1. Auto-generated methods are a convenience permitted because properties clearly declare how they are accessed. But they are a convenience, not a rationale. Many properties do not use the @synthesize feature.
  2. Properties and methods are distinct concepts and should never be used with the other's syntax. Syntax interchange is possible as an artefact of Objective-C's implementation of properties, not an invitation to exploit confusion.
  3. Properties do not require an ivar of the same name. They may use a different ivar or store the data in a completely different form. Properties and attributes are not directly related.

The purpose

Properties
A clean, abstracted way to expose state values of an object.
 
Properties are one of two metaphors exposed by an object, the other being Methods (which are "a clean, abstracted way to perform an action").

Attributes (ivars) do not occupt the same role as properties (even when public) because they are not abstracted. You cannot override an attribute. You cannot change how an attribute is stored and maintain interface compatibility.

Methods can perform the same work as a property (to fetch state or to set state) but they do so by contract not by design.

Prior to the introduction of properties, methods were required to perform the work of a property. To enable this, documentation had to explain that the method existed to access state, not perform an action. The same documentation also became filled with getter methods referring to their corresponding setter methods. Setter methods pointing out the appropriate getter methods.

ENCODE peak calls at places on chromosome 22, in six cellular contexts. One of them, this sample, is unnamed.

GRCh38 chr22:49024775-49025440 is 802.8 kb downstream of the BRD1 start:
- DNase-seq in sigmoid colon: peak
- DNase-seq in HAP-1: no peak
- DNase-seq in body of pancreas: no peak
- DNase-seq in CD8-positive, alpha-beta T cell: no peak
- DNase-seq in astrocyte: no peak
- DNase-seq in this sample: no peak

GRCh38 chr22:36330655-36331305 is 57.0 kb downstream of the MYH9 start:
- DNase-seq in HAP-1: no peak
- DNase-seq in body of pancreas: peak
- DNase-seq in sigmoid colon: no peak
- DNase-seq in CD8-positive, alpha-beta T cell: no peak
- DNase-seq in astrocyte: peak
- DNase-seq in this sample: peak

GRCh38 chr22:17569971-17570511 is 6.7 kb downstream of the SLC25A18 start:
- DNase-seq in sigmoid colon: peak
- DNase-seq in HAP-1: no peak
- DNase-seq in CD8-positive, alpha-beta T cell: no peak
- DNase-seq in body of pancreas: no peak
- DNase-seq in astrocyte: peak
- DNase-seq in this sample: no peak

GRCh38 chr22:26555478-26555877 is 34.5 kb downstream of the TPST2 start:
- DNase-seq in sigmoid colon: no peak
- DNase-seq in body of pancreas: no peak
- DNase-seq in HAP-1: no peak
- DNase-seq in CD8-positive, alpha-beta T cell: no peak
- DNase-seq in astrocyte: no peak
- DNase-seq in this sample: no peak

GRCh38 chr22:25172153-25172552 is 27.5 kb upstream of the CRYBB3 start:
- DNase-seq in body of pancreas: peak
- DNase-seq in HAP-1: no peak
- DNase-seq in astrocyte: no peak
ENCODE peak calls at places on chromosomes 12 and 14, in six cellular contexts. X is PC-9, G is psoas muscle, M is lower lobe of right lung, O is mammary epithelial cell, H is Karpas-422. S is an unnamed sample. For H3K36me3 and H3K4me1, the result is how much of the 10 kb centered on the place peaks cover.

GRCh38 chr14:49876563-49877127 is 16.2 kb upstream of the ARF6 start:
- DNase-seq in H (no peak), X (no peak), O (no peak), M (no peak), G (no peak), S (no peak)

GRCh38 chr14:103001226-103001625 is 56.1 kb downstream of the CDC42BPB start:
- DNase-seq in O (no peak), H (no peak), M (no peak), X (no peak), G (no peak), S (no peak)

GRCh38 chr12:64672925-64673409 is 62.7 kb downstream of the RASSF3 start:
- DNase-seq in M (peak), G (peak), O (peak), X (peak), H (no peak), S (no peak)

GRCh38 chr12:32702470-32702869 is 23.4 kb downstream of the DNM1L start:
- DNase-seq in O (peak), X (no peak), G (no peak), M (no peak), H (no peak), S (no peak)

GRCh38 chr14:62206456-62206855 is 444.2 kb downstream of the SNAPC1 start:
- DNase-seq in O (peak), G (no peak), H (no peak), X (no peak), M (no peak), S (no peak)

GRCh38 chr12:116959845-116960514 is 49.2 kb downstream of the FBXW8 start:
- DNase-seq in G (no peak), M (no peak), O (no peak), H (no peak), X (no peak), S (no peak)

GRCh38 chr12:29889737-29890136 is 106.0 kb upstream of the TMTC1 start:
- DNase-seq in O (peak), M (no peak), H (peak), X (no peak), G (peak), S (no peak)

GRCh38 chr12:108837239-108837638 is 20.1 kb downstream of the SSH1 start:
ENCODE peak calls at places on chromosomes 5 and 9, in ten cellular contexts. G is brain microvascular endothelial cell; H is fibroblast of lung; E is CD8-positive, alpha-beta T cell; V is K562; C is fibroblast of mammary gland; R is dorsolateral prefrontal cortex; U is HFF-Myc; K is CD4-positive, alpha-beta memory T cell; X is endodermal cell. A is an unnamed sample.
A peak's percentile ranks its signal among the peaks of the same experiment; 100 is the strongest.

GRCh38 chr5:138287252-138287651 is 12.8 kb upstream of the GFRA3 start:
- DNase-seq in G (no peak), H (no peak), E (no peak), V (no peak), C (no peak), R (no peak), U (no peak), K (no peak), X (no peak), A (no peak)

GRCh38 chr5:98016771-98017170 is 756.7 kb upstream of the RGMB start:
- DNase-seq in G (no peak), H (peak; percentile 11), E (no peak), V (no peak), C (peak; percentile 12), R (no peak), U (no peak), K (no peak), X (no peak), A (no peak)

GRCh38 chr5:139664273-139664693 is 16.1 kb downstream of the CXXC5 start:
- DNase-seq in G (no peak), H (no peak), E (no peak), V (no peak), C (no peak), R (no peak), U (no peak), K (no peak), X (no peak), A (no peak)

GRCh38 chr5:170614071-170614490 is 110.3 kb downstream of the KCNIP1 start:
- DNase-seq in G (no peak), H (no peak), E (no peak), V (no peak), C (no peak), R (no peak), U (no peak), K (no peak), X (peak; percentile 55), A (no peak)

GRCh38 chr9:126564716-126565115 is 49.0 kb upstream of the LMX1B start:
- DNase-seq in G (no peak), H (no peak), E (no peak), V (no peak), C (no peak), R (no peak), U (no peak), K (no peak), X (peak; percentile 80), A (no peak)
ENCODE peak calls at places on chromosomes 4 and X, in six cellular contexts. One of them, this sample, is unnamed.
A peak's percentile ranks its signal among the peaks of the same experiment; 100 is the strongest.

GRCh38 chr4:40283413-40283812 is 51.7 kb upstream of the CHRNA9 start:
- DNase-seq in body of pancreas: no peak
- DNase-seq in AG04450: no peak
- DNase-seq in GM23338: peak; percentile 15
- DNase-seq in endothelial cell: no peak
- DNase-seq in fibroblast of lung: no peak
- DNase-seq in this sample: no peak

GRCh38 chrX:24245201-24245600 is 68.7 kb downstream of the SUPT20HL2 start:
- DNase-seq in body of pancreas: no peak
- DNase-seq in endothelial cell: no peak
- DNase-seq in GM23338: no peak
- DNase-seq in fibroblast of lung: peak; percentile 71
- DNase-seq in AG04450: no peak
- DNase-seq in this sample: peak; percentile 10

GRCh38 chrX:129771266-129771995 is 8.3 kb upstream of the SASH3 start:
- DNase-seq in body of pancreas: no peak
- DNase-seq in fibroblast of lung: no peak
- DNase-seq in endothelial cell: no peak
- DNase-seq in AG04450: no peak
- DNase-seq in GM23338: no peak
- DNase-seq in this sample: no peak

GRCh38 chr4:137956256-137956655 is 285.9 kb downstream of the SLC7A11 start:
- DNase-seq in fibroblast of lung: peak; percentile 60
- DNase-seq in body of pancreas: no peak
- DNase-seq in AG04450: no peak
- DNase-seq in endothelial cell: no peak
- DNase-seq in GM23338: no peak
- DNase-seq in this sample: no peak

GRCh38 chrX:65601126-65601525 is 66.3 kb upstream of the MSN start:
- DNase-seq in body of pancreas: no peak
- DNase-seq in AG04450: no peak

Prior to properties, get and set access to state-like values existed but only because code in multiple places was loosely coupled to present a concept unsupported by the underlying language. Properties declare the existence of state values clearly and eliminate the separation between getter and setter methods.

New syntax is foreign but it needs to be new

The key complaint about the dot syntax is that the syntax looks foreign compared to Objective-C's message send syntax. Why use a new syntax at all? Why not simply invoke the underlying getter or setter methods directly?

Because properties are a different metaphor and imply different behavior and expectations than a method invocation.

Also, dot syntax allows the same syntax to be used for both get and set, keeping these two concepts properly tied together. Further, it keeps state access separate from performing actions.